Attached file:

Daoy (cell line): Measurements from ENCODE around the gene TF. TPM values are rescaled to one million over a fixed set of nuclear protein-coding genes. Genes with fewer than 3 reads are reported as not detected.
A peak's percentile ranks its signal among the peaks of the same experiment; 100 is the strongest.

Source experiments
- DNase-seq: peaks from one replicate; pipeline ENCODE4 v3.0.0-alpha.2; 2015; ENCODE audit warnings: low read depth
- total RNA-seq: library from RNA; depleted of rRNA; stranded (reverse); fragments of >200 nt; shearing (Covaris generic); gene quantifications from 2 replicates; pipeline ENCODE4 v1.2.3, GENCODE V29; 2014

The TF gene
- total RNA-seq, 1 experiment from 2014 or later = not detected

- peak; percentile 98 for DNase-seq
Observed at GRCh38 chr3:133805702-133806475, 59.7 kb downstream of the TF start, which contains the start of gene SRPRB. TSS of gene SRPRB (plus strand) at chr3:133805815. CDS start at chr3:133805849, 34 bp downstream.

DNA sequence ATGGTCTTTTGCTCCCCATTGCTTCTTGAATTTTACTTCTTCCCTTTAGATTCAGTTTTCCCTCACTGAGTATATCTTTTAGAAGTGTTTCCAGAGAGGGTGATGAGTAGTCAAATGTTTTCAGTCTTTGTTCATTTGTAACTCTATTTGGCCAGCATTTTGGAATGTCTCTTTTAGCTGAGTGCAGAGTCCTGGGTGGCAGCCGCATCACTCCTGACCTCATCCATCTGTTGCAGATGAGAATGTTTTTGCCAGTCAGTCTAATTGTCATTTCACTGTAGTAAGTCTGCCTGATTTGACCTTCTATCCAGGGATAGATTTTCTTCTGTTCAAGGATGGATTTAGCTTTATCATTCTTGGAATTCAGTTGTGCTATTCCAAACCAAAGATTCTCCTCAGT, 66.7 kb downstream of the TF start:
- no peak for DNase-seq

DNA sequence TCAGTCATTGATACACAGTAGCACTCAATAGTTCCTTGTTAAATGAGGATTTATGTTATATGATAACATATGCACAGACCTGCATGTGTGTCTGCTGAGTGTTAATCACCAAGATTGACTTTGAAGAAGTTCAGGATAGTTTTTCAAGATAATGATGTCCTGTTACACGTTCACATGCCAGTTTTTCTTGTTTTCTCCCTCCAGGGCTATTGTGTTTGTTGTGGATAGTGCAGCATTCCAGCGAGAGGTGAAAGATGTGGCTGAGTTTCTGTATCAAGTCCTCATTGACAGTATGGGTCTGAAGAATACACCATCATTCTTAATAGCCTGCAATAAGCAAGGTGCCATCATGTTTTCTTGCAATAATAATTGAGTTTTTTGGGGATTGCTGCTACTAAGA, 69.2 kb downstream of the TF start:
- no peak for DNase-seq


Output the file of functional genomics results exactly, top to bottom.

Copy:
Daoy (cell line): Measurements from ENCODE around the gene TF. TPM values are rescaled to one million over a fixed set of nuclear protein-coding genes. Genes with fewer than 3 reads are reported as not detected.
A peak's percentile ranks its signal among the peaks of the same experiment; 100 is the strongest.

Source experiments
- DNase-seq: peaks from one replicate; pipeline ENCODE4 v3.0.0-alpha.2; 2015; ENCODE audit warnings: low read depth
- total RNA-seq: library from RNA; depleted of rRNA; stranded (reverse); fragments of >200 nt; shearing (Covaris generic); gene quantifications from 2 replicates; pipeline ENCODE4 v1.2.3, GENCODE V29; 2014

The TF gene
- total RNA-seq, 1 experiment from 2014 or later = not detected

- peak; percentile 98 for DNase-seq
Observed at GRCh38 chr3:133805702-133806475, 59.7 kb downstream of the TF start, which contains the start of gene SRPRB. TSS of gene SRPRB (plus strand) at chr3:133805815. CDS start at chr3:133805849, 34 bp downstream.

DNA sequence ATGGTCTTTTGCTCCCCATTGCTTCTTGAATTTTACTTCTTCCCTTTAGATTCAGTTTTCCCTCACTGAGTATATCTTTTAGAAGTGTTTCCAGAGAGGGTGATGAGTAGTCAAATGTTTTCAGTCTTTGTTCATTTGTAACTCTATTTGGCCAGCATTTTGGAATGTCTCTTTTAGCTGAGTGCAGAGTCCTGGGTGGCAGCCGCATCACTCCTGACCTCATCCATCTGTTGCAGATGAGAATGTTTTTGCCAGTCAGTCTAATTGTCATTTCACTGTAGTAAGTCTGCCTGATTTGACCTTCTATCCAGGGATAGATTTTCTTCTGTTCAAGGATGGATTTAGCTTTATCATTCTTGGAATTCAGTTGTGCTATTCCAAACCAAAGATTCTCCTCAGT, 66.7 kb downstream of the TF start:
- no peak for DNase-seq

DNA sequence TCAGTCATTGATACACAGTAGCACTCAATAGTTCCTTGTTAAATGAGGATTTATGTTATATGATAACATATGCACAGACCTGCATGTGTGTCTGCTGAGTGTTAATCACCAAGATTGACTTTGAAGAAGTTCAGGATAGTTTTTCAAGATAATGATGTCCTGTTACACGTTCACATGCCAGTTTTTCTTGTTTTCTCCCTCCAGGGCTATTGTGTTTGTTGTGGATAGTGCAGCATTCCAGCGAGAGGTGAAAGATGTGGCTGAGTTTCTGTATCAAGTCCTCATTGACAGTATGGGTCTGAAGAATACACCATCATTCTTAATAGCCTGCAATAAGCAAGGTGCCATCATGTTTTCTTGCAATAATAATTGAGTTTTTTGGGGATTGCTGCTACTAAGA, 69.2 kb downstream of the TF start:
- no peak for DNase-seq